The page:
Saturday, 4 May 2019

Theatre review: All My Sons

After a pair of more obscure plays a couple of months ago, this year's second brace of Arthur Miller plays offers up some of his most famous works; once again the Old Vic is involved in this unofficial mini-season, with Jeremy Herrin's starry production of Miller's early hit All My Sons. Bill Pullman (he's the Bill who's still alive) plays Joe Keller, a businessman whose factory became notorious during the Second World War when it was exposed as having provided faulty aircraft parts that led to the deaths of 21 airmen. Bill was exonerated but his business partner is still in jail for it. His own son Larry wasn't flying one of the affected planes but he disappeared on a mission, and three years after the end of the War everyone's accepted he must be dead except for his mother Kate (SALLY FIELD!) who still holds onto the hope that he might return. But her other son Chris (Colin Morgan) had returned home with news that will make her have to confront the facts.

Friday, 3 May 2019

Theatre review: The Half God of Rainfall

Inua Ellams scored his biggest hit to date by keeping things very much down to earth for his Barber Shop Chronicles, but for his follow-up he returns to more mythical storytelling with a vengeance: The Half God of Rainfall mixes Greek and Nigerian mythology with the more modern deities of professional sports. Modupe (Rakie Ayola) was high priestess to a river goddess and under her protection, but the Yoruba gods end up in a war with the Olympians, seemingly for no other reason than the fact that they're gods, and fight is what gods do. The Greeks win and Modupe is claimed as one of Zeus' spoils; he impregnates her and her demigod son is a baby who causes floods when he cries. When he's older Demi (Kwami Odoom) makes it rain in a more metaphorical way, as a star basketball player whose talent begins to earn him adoring fans.

Wednesday, 1 May 2019

Theatre review: Ain't Misbehavin'

Murray Horwitz and Richard Maltby Jr’s 1978 show Ain’t Misbehavin’ was something of a precursor to jukebox musicals, celebrating songs written or popularised by Fats Waller between the wars, becoming one of the first people to bring jazz to a wider audience. Southwark Playhouse’s revival sees two people better known as performers making their debuts telling other people what to do: Tyrone Huntley as director and Oti Mabuse as choreographer. Adrian Hansel, Renée Lamb, Carly Mercedes Dyer, Landi Oshinowo and Wayne Robinson take on all the performance duties in a show that runs through thirty of Waller’s hits in under two hours. I’ve seen it described as a “revue-style musical,” although in reality it’s a straightforward revue without much connection to a traditional musical – there’s no thematic link between the songs, takis’ set recreating a glittering nightclub in which Alex Cockle’s band are ensconced to back up the five performers.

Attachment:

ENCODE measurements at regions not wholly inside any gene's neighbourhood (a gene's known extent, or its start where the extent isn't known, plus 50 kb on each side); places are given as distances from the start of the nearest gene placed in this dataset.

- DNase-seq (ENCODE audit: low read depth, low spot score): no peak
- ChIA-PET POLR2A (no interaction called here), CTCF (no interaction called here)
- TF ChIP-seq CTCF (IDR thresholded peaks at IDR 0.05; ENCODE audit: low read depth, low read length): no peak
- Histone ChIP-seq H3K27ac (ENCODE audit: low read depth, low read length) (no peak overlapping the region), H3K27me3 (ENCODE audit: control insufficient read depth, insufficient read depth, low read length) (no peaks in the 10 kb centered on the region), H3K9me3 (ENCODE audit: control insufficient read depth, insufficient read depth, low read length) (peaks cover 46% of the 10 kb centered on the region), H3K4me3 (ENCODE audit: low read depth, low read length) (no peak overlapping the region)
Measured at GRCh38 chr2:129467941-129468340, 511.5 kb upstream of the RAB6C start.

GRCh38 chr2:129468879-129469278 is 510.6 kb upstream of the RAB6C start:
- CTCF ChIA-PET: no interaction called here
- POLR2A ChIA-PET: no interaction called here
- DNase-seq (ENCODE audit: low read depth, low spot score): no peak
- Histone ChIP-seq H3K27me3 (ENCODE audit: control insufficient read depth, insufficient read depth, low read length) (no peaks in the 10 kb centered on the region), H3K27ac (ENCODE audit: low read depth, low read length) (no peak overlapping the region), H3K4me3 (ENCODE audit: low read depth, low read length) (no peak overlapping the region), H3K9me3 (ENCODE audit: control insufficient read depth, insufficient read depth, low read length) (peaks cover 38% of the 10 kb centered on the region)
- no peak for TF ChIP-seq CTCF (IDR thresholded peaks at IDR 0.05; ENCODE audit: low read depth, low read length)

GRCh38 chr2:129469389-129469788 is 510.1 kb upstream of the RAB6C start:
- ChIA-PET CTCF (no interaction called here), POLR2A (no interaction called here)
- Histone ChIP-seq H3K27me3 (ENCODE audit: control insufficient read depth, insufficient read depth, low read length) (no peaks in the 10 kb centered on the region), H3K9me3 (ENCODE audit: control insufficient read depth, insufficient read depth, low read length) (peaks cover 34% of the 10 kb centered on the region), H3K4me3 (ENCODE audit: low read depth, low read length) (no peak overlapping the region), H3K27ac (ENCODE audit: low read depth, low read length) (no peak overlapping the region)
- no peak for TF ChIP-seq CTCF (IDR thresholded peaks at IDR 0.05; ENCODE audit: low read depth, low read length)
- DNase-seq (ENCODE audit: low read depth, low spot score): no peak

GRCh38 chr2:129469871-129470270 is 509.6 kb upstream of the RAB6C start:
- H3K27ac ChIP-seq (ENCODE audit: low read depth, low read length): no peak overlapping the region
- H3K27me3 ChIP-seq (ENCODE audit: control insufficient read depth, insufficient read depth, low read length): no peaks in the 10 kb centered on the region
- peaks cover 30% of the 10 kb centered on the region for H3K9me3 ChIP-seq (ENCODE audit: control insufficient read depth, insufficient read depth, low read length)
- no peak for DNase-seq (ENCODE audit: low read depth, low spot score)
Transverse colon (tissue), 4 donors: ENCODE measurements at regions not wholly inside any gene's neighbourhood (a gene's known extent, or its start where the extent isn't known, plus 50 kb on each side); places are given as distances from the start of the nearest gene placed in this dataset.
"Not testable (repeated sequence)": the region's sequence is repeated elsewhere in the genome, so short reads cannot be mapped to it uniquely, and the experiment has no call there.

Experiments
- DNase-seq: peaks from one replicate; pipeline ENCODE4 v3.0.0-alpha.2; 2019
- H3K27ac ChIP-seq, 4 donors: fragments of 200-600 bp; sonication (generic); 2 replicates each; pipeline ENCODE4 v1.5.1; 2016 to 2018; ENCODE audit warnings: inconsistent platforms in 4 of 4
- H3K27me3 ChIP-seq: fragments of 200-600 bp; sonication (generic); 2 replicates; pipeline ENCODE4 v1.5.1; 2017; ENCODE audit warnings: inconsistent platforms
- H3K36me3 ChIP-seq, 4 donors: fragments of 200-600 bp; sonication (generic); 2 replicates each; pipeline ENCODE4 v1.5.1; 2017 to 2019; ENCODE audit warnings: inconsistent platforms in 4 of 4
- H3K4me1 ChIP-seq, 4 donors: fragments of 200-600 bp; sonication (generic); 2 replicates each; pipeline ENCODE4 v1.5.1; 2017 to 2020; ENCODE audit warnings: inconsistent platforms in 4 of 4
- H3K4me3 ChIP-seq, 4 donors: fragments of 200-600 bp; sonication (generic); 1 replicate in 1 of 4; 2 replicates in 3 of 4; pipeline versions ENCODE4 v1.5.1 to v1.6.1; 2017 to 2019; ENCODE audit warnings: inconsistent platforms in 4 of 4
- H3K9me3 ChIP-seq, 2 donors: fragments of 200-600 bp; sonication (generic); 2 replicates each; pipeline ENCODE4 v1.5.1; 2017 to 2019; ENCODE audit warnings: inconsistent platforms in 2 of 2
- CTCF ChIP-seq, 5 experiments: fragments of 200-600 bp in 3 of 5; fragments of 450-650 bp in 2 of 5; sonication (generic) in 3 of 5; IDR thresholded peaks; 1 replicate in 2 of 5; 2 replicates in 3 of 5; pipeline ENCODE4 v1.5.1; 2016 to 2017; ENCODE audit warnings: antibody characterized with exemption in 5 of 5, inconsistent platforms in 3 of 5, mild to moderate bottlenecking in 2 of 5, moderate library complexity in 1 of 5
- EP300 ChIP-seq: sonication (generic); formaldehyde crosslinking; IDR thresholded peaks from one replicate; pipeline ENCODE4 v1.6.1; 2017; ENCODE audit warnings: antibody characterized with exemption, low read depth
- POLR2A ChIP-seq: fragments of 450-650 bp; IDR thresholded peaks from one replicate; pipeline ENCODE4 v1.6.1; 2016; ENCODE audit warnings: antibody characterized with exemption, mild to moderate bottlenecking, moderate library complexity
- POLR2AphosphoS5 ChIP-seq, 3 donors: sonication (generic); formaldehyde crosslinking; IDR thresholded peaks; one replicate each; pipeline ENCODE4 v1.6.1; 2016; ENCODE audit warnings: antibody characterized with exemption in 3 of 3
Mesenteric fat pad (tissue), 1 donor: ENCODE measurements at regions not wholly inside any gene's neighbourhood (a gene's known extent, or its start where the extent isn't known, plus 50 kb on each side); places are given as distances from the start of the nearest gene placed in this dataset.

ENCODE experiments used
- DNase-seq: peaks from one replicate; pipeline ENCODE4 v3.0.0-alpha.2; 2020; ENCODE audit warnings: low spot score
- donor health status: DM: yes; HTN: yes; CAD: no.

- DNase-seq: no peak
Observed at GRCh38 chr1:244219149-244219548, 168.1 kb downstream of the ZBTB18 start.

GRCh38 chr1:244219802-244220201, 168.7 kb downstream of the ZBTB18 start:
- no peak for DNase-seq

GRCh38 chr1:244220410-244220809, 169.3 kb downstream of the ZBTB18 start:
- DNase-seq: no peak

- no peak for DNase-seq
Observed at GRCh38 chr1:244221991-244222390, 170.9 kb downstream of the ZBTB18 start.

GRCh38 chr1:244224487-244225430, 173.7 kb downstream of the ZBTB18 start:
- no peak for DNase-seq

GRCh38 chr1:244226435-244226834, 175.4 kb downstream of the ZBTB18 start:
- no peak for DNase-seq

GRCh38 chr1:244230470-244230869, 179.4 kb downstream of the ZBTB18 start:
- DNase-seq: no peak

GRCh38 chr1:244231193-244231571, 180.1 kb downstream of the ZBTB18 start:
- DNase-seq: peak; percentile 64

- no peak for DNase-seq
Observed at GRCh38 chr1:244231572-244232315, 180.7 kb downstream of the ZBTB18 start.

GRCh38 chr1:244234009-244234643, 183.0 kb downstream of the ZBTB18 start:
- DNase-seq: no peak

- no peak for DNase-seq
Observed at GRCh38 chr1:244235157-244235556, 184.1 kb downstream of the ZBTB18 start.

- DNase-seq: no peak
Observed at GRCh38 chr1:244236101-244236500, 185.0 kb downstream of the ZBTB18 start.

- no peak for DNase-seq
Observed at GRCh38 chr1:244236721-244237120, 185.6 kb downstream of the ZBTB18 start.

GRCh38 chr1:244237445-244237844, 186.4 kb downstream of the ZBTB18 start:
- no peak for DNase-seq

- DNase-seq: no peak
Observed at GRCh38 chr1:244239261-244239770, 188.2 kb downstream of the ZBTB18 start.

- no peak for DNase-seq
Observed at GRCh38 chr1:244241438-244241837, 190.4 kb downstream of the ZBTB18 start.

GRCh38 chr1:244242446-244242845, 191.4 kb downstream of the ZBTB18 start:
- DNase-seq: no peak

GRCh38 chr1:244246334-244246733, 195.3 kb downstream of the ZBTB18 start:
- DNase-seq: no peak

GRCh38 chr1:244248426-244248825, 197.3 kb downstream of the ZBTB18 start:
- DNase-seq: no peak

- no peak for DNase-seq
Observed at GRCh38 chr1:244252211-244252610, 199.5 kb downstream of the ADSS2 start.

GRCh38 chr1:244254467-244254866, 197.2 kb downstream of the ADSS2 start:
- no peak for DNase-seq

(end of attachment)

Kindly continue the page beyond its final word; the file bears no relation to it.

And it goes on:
Thursday, 25 April 2019

Theatre review: Other People's Money

Southwark Playhouse’s publicity blurb for Other People’s Money originally included an endorsement from the current (at time of writing) US President; if it was intended to appeal to audiences’ morbid curiosity it presumably failed, as that quote’s now been taken down from the website* and audiences can make their own minds up as to whether there’s a character in Jerry Sterner’s 1989 play whom Trump could possibly have identified with. Sterner essentially pits against each other two archetypes of what American business is all about: Andrew “Jorgy” Jorgenson (Michael Brandon, the voice of Thomas the Tank Engine,) is the 68-year-old CEO of The Wire and Cable Company of New England, a Rhode Island business founded by his father, which employs over a thousand people in its central plant; this has long since ceased to be profitable, but a number of successful side projects keep the company afloat.

Tuesday, 23 April 2019

Theatre review: Market Boy